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Has Apple's iPad Become Irrelevant?

Sales of the iPad tablet fell 14% to $7.25 billion in the quarter ending on Dec. 25.

While a strong earnings report has sent Apple  (AAPL) - Get Apple Inc. Report shares up by more than 5% in after-hours trading, one of its products is faring significantly less well: iPad sales are down 14% to $7.25 billion.

With $123.9 billion in revenues, an all-time record, in the first fiscal quarter of 2022, Apple beat analyst expectations of $118.3 billion. 

The touchscreen tablet that Apple first launched in 2010 not only brought in the least sales but was also the only major product to fall below analyst expectations, which had been set at $8.8 billion - iPhone sales brought in $71.6 billion while Mac sales were at $10.85 billion.

Why Aren't People Buying iPads?

The iPad comes with a long history of being the underdog — when Apple first introduced the product in 2010, its name was met with widespread ridicule online. Too heavy to constantly carry around like an iPhone and too small to fully replace a Macbook or other work computer, it is often considered a secondary or "nice-to-have" purchase.

That said, this year brought a slate of challenges unrelated to customer preferences. In the earnings call, Apple's CEO Tim Cook said named supply chain constraints that gripped all of tech and retail during the pandemic as the year's biggest challenge. 

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"The issue with iPad [is that there] was a very significant constraint in the December quarter [...] on these legacy nodes that I had talked about," Cook said, referring to the processing chips that are necessary for things like screen display.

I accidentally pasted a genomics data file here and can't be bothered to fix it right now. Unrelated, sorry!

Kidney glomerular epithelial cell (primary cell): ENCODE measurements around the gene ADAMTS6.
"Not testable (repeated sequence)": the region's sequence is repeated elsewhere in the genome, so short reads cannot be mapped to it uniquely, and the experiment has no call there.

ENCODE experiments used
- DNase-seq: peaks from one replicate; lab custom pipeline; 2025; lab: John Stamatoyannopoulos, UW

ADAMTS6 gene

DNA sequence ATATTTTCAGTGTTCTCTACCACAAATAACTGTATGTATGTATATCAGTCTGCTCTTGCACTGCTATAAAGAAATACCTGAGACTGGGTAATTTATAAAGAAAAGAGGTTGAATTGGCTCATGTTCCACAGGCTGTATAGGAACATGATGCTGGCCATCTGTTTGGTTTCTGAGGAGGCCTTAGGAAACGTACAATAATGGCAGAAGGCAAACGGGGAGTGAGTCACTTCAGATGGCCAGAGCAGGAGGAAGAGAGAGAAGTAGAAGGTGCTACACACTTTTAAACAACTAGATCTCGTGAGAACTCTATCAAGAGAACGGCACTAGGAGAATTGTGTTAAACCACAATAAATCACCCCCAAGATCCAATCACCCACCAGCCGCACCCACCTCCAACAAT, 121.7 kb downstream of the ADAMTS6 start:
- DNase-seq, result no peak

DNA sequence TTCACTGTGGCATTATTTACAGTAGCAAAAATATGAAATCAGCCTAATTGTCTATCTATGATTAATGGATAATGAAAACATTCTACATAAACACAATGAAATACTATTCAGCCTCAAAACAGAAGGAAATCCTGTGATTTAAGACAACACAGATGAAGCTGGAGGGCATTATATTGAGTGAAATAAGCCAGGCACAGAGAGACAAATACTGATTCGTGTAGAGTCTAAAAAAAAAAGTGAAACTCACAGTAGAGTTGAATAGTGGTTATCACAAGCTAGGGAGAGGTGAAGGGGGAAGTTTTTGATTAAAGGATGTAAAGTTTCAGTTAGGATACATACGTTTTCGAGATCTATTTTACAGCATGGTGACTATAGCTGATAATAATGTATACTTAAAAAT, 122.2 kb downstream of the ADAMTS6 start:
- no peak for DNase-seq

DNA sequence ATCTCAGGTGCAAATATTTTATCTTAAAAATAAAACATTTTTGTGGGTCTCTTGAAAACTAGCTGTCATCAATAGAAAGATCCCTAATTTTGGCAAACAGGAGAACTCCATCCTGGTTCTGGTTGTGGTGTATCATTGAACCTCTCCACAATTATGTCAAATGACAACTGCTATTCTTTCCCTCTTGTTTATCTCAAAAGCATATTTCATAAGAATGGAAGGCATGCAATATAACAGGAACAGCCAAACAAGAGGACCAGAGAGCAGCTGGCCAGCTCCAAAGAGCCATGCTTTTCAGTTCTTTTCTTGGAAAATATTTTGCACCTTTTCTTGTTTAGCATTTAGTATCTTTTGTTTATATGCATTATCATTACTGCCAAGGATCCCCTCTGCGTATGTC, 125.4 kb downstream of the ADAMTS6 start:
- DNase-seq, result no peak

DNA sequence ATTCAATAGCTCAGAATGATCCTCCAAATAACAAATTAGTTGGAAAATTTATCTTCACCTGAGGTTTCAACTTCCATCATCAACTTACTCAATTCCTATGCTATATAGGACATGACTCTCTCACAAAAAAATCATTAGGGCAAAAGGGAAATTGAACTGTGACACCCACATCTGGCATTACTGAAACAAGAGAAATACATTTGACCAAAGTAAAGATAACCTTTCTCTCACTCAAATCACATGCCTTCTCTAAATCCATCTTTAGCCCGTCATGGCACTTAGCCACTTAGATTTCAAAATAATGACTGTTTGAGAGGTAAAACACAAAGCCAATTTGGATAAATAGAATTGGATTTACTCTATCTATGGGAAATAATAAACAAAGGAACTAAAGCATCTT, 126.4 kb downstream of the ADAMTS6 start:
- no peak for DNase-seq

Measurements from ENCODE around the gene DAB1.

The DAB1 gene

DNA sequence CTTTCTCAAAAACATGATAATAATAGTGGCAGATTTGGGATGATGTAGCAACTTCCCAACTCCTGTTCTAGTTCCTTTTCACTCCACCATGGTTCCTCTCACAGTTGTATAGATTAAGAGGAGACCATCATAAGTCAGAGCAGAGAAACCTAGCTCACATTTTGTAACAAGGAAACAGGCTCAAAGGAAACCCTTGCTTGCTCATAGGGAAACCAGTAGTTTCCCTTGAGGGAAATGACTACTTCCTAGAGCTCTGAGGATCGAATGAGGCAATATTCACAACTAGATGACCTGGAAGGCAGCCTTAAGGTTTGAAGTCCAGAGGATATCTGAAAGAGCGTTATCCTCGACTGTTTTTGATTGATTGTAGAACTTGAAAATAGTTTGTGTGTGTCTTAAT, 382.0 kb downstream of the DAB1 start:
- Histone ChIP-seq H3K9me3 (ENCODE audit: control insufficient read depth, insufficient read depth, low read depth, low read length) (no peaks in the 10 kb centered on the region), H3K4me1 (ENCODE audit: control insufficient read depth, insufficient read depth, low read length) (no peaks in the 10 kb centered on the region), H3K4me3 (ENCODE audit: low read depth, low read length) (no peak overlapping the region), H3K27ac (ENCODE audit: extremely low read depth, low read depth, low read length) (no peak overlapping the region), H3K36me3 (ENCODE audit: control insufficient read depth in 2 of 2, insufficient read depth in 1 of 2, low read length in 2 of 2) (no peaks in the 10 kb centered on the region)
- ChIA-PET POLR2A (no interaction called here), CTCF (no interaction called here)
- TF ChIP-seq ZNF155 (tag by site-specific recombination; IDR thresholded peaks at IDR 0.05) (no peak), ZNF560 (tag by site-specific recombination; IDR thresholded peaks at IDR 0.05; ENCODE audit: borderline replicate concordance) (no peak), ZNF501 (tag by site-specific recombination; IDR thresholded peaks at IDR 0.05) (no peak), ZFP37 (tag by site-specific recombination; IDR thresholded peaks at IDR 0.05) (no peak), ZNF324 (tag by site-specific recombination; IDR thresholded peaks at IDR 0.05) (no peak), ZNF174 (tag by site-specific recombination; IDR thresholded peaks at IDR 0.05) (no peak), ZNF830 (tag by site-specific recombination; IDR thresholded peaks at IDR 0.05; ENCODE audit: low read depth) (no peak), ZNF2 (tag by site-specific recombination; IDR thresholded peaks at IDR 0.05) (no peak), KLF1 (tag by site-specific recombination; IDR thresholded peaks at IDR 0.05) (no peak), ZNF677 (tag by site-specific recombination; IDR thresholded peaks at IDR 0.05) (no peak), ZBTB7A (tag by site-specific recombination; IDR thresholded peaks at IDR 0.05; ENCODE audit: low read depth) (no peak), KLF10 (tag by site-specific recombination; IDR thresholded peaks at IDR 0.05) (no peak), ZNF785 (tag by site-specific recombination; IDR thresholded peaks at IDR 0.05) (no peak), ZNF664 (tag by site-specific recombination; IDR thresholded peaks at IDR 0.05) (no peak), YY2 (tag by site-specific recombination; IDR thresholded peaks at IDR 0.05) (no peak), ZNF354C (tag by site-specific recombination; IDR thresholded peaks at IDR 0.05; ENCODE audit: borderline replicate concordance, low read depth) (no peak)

What's Going On With Those Chips?

Semiconductors have, indeed, been in significant shortage over the last two years. As making them requires highly sophisticated and costly infrastructure, entire industries depend on just a few companies that can make them. While companies in Asia and the U.S. have been trying to ramp up production, any new factory will take years to build.

But as the iPad is far from the only Apple device to require legacy nodes, the current numbers could be a result of the company prioritizing production of already more-popular products. In November, the Nikkei business newspaper claimed Apple was making around 50% fewer iPads than usual in order to preserve chips for the new iPhone 13.

While supply chain shortages cost Apple more than $6 billion in lost sales, Cook is optimistic that the situation is already improving.

"We're not guiding by product and constrained by product level," Cook said. "But overall, we do see an improvement in the March quarter in terms of the constraints going down versus what they were in the December quarter."